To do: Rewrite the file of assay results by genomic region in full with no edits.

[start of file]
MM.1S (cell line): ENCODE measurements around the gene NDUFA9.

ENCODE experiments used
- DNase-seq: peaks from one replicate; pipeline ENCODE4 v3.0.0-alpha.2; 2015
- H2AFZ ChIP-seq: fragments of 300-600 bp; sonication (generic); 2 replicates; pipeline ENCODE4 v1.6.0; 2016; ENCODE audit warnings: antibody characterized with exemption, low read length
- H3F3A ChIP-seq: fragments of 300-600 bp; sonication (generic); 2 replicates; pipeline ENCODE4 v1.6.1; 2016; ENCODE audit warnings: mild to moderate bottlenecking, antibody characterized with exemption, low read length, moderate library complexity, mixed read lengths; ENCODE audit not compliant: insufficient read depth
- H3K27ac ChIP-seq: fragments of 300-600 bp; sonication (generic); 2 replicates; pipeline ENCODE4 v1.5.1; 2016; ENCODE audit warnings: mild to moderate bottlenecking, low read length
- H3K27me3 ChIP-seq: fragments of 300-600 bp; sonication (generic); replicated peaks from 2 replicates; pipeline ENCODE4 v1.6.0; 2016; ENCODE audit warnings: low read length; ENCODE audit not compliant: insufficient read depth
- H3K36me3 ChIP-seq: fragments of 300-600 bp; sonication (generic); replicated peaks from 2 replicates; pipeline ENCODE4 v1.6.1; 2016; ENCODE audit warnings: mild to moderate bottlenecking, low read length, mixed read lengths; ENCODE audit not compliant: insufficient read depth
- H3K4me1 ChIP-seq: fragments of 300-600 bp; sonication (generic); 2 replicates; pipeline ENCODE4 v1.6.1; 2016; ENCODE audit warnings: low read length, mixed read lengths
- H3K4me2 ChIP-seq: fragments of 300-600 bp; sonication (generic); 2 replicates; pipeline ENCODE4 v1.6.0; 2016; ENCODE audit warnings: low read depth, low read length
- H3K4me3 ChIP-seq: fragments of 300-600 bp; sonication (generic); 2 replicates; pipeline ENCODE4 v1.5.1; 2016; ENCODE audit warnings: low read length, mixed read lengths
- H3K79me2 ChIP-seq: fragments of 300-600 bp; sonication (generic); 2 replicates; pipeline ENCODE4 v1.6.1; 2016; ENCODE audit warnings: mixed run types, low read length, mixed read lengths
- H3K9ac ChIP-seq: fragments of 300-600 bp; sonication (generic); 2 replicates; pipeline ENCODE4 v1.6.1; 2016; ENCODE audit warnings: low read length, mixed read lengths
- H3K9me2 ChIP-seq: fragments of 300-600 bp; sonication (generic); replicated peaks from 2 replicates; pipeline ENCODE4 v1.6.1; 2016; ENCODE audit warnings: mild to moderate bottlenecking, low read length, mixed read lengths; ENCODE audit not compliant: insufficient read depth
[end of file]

MM.1S (cell line): ENCODE measurements around the gene NDUFA9.

ENCODE experiments used
- DNase-seq: peaks from one replicate; pipeline ENCODE4 v3.0.0-alpha.2; 2015
- H2AFZ ChIP-seq: fragments of 300-600 bp; sonication (generic); 2 replicates; pipeline ENCODE4 v1.6.0; 2016; ENCODE audit warnings: antibody characterized with exemption, low read length
- H3F3A ChIP-seq: fragments of 300-600 bp; sonication (generic); 2 replicates; pipeline ENCODE4 v1.6.1; 2016; ENCODE audit warnings: mild to moderate bottlenecking, antibody characterized with exemption, low read length, moderate library complexity, mixed read lengths; ENCODE audit not compliant: insufficient read depth
- H3K27ac ChIP-seq: fragments of 300-600 bp; sonication (generic); 2 replicates; pipeline ENCODE4 v1.5.1; 2016; ENCODE audit warnings: mild to moderate bottlenecking, low read length
- H3K27me3 ChIP-seq: fragments of 300-600 bp; sonication (generic); replicated peaks from 2 replicates; pipeline ENCODE4 v1.6.0; 2016; ENCODE audit warnings: low read length; ENCODE audit not compliant: insufficient read depth
- H3K36me3 ChIP-seq: fragments of 300-600 bp; sonication (generic); replicated peaks from 2 replicates; pipeline ENCODE4 v1.6.1; 2016; ENCODE audit warnings: mild to moderate bottlenecking, low read length, mixed read lengths; ENCODE audit not compliant: insufficient read depth
- H3K4me1 ChIP-seq: fragments of 300-600 bp; sonication (generic); 2 replicates; pipeline ENCODE4 v1.6.1; 2016; ENCODE audit warnings: low read length, mixed read lengths
- H3K4me2 ChIP-seq: fragments of 300-600 bp; sonication (generic); 2 replicates; pipeline ENCODE4 v1.6.0; 2016; ENCODE audit warnings: low read depth, low read length
- H3K4me3 ChIP-seq: fragments of 300-600 bp; sonication (generic); 2 replicates; pipeline ENCODE4 v1.5.1; 2016; ENCODE audit warnings: low read length, mixed read lengths
- H3K79me2 ChIP-seq: fragments of 300-600 bp; sonication (generic); 2 replicates; pipeline ENCODE4 v1.6.1; 2016; ENCODE audit warnings: mixed run types, low read length, mixed read lengths
- H3K9ac ChIP-seq: fragments of 300-600 bp; sonication (generic); 2 replicates; pipeline ENCODE4 v1.6.1; 2016; ENCODE audit warnings: low read length, mixed read lengths
- H3K9me2 ChIP-seq: fragments of 300-600 bp; sonication (generic); replicated peaks from 2 replicates; pipeline ENCODE4 v1.6.1; 2016; ENCODE audit warnings: mild to moderate bottlenecking, low read length, mixed read lengths; ENCODE audit not compliant: insufficient read depth